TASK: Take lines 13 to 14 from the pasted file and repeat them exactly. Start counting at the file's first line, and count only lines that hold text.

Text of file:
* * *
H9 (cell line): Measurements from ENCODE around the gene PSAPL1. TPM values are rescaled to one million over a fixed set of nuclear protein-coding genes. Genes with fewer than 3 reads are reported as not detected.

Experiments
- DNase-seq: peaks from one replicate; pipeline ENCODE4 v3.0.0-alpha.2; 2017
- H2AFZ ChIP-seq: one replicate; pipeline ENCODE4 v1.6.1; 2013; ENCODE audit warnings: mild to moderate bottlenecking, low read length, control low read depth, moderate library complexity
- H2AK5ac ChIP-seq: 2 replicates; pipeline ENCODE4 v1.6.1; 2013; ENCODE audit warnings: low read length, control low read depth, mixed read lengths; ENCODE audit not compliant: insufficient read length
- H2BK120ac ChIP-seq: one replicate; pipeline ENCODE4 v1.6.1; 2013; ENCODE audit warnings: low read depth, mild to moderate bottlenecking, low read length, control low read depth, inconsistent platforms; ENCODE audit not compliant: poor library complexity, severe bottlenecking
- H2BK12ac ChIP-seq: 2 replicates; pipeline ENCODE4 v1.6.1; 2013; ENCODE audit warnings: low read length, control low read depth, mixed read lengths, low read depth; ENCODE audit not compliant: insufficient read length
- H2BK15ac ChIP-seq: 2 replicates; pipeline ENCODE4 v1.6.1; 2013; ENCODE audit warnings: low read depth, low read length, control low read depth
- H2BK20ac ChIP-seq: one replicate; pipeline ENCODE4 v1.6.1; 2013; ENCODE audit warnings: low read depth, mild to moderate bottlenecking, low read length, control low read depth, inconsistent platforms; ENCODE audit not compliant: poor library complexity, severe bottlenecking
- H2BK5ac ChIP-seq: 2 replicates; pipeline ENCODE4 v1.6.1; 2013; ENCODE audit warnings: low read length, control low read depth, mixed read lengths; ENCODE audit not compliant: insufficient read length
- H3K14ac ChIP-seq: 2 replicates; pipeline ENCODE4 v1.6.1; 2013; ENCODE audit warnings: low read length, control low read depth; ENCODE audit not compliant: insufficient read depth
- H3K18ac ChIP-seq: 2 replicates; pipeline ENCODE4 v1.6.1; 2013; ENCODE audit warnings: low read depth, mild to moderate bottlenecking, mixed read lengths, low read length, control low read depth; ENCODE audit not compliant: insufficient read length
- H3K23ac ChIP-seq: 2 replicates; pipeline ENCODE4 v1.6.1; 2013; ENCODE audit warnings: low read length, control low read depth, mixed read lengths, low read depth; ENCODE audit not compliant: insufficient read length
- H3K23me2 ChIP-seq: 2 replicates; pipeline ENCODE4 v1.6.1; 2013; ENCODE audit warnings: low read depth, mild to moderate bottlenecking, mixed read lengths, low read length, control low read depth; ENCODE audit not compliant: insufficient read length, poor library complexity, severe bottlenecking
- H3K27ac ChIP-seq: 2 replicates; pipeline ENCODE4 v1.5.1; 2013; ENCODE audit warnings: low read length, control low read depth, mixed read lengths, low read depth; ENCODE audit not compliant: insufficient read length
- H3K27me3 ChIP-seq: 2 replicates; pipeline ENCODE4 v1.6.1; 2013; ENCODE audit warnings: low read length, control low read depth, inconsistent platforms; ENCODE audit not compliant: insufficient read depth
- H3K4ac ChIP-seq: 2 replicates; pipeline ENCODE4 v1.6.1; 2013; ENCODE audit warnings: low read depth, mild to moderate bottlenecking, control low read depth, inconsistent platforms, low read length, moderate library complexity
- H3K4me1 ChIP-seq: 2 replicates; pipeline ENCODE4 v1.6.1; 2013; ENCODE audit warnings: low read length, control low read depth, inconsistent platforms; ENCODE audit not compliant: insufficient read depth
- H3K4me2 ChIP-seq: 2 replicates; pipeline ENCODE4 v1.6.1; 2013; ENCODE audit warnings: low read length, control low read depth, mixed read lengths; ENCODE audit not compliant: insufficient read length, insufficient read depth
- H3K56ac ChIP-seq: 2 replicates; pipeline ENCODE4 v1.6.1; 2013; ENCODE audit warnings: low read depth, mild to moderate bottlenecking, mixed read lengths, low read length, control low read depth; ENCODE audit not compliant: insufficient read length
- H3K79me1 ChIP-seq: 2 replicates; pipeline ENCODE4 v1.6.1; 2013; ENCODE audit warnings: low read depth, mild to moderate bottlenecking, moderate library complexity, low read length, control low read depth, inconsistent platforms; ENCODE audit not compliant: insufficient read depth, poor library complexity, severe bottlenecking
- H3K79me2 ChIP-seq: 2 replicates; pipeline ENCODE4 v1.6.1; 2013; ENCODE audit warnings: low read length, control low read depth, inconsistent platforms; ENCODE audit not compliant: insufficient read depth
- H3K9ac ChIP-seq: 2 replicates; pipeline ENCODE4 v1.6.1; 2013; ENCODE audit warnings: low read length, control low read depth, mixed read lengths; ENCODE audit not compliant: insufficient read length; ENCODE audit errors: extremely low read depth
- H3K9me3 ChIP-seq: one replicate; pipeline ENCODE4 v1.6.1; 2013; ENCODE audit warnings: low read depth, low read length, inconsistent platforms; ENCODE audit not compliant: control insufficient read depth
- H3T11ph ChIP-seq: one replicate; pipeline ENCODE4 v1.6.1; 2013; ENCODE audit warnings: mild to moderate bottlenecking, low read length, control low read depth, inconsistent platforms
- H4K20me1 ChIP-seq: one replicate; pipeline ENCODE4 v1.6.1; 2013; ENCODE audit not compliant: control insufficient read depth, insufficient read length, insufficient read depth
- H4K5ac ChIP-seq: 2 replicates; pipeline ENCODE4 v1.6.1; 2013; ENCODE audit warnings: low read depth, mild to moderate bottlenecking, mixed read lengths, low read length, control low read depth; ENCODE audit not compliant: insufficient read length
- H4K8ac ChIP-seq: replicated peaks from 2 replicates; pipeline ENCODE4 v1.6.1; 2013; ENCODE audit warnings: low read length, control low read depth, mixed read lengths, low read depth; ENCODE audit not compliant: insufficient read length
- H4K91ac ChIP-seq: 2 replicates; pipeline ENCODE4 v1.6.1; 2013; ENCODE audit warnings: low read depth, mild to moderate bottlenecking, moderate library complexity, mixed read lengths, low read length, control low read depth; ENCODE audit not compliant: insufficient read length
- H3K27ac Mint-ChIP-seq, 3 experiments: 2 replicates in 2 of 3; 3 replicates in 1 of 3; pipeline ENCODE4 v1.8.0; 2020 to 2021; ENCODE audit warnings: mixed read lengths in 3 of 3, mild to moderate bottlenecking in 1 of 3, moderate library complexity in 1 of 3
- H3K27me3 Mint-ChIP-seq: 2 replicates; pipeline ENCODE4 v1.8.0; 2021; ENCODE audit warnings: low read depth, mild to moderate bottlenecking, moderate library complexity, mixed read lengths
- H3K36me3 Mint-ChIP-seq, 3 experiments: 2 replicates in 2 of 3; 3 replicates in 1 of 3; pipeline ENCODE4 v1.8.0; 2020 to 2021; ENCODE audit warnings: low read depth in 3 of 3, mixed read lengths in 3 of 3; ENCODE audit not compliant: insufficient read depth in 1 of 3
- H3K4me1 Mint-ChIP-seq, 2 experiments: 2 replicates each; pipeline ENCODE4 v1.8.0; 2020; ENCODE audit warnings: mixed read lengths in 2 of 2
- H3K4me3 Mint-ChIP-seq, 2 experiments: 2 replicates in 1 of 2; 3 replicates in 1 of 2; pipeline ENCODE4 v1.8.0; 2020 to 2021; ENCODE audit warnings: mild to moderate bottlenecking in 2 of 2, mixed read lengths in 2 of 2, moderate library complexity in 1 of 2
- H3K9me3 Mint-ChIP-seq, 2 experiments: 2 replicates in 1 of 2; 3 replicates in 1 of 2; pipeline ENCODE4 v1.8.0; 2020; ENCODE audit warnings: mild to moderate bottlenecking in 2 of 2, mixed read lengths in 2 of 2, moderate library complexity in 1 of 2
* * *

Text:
- H3K23ac ChIP-seq: 2 replicates; pipeline ENCODE4 v1.6.1; 2013; ENCODE audit warnings: low read length, control low read depth, mixed read lengths, low read depth; ENCODE audit not compliant: insufficient read length
- H3K23me2 ChIP-seq: 2 replicates; pipeline ENCODE4 v1.6.1; 2013; ENCODE audit warnings: low read depth, mild to moderate bottlenecking, mixed read lengths, low read length, control low read depth; ENCODE audit not compliant: insufficient read length, poor library complexity, severe bottlenecking